19 January 2009

Strikingly Pleasant, And Strikingly Unpleasant

Just now read through the AP/Yahoo piece on the developments in the investigation on the plane that was forced to emergency-land in the Hudson river on Thursday. Pleasant and unpleasant things aside, I heartily applaud the professionalism and cool-headedness of the pilots and crew that prevented the death of anyone on the plane. They deserve whatever commendations they might receive from whatever organizations might offer them.

However, one thing that really struck me positively was this:

The pilot, who has not publicly talked about the crash, canceled what was to be his first interview Monday, on NBC's "Today" show. The show said it would interview Sullenberger in a couple of days.

Stephen Bradford, president of the U.S. Airline Pilots Association, said he asked Sullenberger not to talk to the media to avoid jeoparding the association's "interested party" status with the NTSB, which allows it to participate in the investigation.

"If the NTSB perceives that we are in any way compromising the objectivity of the investigation by innocuously releasing information to the media, our status will be rescinded and we will be unable to help determine the causal factors leading up to this very positive and well-documented outcome," he said.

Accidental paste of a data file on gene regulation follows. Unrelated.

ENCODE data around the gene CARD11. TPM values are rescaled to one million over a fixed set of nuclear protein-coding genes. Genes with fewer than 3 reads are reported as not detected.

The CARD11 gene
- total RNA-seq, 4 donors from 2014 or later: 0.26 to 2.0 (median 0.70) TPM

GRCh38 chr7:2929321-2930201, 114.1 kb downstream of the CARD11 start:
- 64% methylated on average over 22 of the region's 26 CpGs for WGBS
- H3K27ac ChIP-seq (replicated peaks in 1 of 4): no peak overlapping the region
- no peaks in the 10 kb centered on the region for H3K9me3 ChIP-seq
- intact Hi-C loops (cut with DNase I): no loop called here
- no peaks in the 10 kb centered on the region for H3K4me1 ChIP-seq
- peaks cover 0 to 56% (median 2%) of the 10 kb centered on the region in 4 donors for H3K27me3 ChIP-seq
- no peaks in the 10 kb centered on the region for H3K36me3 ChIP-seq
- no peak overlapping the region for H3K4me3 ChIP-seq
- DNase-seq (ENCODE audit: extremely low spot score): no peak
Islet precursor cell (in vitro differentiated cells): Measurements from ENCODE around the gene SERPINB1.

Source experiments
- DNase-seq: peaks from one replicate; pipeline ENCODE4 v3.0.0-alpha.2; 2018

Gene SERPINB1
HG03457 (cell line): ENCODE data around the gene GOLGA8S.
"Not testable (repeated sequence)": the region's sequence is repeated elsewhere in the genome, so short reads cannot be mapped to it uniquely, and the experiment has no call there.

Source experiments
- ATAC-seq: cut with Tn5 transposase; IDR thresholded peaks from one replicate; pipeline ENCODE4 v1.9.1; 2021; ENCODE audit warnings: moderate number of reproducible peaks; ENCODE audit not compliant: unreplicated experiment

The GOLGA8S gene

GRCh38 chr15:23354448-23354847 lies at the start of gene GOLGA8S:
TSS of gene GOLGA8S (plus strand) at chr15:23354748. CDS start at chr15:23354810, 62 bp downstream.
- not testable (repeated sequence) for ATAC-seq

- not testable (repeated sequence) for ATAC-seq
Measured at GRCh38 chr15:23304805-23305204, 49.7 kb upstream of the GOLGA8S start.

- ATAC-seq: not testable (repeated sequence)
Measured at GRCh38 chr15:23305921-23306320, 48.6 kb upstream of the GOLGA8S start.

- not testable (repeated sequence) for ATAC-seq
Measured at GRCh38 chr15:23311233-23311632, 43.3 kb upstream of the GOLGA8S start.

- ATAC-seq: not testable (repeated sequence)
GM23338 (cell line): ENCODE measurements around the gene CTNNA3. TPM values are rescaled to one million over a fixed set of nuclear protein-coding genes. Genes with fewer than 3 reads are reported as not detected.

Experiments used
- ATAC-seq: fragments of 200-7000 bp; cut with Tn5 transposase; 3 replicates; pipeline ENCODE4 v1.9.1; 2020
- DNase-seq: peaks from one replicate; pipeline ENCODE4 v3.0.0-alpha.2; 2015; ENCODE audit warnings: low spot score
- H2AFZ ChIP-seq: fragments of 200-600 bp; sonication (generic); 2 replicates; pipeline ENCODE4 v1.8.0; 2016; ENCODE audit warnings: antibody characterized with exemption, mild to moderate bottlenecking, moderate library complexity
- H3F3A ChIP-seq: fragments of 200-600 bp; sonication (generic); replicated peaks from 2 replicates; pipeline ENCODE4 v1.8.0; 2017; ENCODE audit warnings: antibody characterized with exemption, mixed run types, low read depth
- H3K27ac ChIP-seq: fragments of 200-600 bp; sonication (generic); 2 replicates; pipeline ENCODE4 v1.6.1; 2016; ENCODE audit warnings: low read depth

Also, nowhere in the article did any "anonymous sources" come forth to provide insider information. It bothers me to no end how so often information comes from sources '... who spoke on condition of anonymity because they were not authorized to speak publicly ...' on the matter at hand. I have a lot of respect for the crew of this plane, for their respective decisions to refrain from commenting before an appropriate time. Kudos to them!

Contrariwise, strikingly unpleasant to me was this:

Kelsey Higginbotham, a 20-year-old student at East Tennessee State University, looked at the damaged aircraft Sunday from behind police barricades.

She and a friend had been to Times Square, Central Park and the site of the World Trade Center, where nearly 2,800 people were killed in the Sept. 11 attacks. She said she was struck by the contrast between one disaster in which so many people died and another in which everyone survived.

"It's a miracle," she said. "I guess New Yorkers can't take any more tragedy."

Attempting to establish a moral equivalency, via calling both simply 'disasters', between a malicious, willful attack and an accidental collision with a flock of birds? Whether it was Ms. Higginbotham herself attempting to draw this equivalency, or the writer of the article (or both): Shame on you!

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